At some point, every actor says it: “I wanted to make a movie my kids could watch.” It’s a Hollywood rite of passage, and more often than not, the impetus behind box office flops like Dustin Hoffman’s Mr. Magorium’s Wonder Emporium. But it doesn’t have to end in disaster: Johnny Depp, for example, parlayed his desire to make kid-friendly entertainment into a critically successful art-house film (Finding Neverland) and a top-grossing blockbuster franchise (Pirates of the Caribbean).
And then there’s the case of Terminator 2: Judgment Day, which in every way was more successful than its predecessor. At $204.8 million, its theatrical gross was a record 434% higher than the original, and it won two of the four Oscar nominations it received (the original received no nominations). So it is perhaps a bit surprising that Arnold Schwarzenegger’s stipulation for this sequel was that his character be more family-friendly. Indeed a great deal of publicity went into promoting the fact that Arnold would be playing the good guy, and after the film was released, a great deal more noted that despite all the violence and mayhem, only 16 people die, all at the hands of Robert Patrick’s villainous T-1000.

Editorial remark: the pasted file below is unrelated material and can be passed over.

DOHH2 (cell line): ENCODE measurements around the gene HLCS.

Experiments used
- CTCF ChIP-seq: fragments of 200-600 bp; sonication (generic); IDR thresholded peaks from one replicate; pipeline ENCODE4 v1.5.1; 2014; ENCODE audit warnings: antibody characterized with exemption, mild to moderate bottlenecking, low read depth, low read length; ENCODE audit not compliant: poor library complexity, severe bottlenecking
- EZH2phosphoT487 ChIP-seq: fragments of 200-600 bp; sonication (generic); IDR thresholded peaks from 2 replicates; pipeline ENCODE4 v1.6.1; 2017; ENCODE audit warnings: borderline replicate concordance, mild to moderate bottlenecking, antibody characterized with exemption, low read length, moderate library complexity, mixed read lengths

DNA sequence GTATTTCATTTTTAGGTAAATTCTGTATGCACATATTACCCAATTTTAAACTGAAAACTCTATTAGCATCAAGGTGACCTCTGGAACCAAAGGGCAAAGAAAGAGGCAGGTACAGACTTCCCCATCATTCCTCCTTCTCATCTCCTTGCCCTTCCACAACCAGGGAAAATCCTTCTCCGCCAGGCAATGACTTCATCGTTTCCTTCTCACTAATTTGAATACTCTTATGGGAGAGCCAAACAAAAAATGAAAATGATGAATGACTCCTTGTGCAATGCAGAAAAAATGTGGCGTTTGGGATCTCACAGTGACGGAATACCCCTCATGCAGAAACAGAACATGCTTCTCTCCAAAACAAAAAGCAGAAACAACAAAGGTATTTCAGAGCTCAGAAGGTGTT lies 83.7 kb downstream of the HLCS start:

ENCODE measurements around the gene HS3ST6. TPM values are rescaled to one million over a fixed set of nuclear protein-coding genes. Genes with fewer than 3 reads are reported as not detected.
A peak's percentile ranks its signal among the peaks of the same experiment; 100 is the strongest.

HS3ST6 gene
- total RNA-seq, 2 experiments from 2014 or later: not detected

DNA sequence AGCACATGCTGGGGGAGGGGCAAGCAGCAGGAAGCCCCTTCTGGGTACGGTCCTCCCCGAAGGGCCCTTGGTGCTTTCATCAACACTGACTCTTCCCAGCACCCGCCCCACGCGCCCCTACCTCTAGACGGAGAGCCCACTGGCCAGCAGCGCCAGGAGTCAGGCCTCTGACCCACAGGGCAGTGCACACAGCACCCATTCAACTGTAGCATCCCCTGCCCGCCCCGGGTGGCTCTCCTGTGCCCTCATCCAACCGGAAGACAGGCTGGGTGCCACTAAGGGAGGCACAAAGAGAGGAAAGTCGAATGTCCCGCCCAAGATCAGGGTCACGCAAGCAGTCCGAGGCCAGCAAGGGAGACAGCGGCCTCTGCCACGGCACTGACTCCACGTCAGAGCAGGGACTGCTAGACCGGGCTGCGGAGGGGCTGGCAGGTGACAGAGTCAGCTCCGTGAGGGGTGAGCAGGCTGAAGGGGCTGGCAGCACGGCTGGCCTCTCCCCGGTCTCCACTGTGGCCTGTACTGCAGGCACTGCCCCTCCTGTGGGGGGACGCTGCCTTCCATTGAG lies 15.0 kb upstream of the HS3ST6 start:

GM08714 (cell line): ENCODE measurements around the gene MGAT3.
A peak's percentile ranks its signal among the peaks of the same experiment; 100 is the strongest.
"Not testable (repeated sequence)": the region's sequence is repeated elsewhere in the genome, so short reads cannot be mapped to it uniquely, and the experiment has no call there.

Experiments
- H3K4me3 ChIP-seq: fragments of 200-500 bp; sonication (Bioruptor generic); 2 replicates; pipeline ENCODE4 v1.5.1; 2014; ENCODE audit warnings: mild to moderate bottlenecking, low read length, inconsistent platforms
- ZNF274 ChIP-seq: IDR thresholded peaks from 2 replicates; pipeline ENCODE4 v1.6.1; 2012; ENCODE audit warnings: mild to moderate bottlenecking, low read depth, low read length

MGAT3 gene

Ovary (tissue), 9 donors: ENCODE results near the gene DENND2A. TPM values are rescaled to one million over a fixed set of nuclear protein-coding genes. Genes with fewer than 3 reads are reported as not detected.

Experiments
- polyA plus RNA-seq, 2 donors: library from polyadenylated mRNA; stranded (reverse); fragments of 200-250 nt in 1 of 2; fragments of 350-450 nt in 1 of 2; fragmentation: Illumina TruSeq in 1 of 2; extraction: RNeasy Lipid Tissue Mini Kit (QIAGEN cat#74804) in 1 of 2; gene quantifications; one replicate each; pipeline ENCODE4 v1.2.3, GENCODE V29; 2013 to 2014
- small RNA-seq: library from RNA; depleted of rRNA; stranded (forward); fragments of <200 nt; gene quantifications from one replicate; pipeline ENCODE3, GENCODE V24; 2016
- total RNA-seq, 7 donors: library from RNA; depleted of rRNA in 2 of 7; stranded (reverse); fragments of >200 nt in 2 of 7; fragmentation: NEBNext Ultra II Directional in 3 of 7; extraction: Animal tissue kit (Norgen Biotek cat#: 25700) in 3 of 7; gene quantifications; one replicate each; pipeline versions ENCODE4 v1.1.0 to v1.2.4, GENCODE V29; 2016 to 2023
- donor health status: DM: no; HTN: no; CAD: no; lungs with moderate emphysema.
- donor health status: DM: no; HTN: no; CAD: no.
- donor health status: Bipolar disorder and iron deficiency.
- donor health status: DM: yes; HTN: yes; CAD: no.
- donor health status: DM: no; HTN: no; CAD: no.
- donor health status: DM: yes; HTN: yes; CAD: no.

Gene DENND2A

I was nine years old when Terminator 2 came out, and that summer my brother snuck me into the theater for my very first R-rated film. In accordance with Governor Schwarzenegger’s wishes for the movie, I present to you my list of Five Kid-Friendly Lessons in Terminator 2.
1. Certain acts of violence are acceptable, and will not result in death. These include breaking a man’s hand and throwing him on a hot stove, picking up a skater punk by the head, and firing a fully automatic railgun into a crowd of police officers.
2. ATM’s are a valuable source for funds that don’t belong to you… but that can become yours. This one is important, because apparently all you need is a stolen card and an Atari Portfolio hand-held computer.
3. It’s okay to fall in love with a computer. I’m not saying I would have had a date before college without this little tidbit lurking in my subconscious, but it probably would have helped.
4. Threatening to inject someone with anti-freeze is a good way to make people give you what you want. Hey kids, it’s a household item and you can use it to get that new Atari Portfolio hand-held computer you’ve always wanted.
5. Liquid metal is fun! So let’s break open all these thermometers and play with the mercury!
For a complete schedule, click here.
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